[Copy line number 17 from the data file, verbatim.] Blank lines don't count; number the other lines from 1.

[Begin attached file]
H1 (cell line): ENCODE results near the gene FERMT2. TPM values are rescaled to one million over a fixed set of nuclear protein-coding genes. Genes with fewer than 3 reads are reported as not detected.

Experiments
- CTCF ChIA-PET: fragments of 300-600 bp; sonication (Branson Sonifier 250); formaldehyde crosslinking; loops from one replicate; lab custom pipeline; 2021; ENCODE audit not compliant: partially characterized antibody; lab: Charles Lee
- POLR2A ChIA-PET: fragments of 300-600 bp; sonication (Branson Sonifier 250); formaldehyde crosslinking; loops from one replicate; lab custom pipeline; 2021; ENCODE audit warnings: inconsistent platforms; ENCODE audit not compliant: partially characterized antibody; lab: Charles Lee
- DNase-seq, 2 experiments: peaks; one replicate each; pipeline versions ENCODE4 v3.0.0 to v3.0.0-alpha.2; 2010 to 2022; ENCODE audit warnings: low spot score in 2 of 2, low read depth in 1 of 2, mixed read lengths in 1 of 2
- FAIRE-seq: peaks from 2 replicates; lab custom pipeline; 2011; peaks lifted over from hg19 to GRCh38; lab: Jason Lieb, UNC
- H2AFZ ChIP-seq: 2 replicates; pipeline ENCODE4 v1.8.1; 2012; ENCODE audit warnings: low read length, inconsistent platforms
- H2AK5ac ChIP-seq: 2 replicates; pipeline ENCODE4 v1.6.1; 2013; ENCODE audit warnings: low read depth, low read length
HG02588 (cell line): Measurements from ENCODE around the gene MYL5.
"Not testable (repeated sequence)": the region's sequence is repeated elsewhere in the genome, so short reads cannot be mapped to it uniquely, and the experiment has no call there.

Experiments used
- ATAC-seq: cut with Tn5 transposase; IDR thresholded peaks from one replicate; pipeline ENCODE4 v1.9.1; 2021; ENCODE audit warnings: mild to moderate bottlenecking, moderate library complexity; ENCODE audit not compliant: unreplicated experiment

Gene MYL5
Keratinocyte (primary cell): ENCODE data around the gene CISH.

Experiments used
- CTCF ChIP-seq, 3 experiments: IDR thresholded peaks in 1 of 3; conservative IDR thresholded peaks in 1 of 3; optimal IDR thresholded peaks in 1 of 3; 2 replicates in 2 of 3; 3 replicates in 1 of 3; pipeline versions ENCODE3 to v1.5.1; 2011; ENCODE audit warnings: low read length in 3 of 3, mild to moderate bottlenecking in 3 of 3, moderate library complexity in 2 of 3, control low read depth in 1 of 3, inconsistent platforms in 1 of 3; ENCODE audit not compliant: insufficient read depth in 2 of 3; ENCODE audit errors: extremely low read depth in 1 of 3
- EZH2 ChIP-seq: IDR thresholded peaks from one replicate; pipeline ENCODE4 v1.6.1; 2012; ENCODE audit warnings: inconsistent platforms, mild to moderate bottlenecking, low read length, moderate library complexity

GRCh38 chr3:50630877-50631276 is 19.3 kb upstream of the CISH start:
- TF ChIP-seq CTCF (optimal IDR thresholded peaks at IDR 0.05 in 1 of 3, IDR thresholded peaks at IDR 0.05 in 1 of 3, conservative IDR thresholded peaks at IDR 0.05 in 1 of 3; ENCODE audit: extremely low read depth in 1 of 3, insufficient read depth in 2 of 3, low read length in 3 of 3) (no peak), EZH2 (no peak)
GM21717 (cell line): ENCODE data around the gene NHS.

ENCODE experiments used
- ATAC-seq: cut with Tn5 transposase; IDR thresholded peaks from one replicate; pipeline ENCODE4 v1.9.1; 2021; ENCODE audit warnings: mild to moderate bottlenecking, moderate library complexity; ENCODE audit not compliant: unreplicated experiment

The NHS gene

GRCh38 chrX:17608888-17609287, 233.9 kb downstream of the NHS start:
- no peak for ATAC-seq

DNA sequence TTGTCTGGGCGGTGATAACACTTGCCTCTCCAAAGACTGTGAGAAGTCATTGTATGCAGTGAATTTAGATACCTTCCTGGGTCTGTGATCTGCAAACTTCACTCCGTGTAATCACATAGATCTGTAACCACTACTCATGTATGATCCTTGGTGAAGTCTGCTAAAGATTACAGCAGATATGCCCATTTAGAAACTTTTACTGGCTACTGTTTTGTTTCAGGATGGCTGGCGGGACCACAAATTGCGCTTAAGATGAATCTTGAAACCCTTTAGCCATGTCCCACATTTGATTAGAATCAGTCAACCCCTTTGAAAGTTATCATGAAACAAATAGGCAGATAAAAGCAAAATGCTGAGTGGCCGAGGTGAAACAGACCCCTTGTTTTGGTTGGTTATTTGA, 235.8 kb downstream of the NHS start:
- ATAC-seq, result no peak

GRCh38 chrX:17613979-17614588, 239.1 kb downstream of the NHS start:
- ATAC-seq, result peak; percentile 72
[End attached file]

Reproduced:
- EZH2 ChIP-seq: IDR thresholded peaks from one replicate; pipeline ENCODE4 v1.6.1; 2012; ENCODE audit warnings: inconsistent platforms, mild to moderate bottlenecking, low read length, moderate library complexity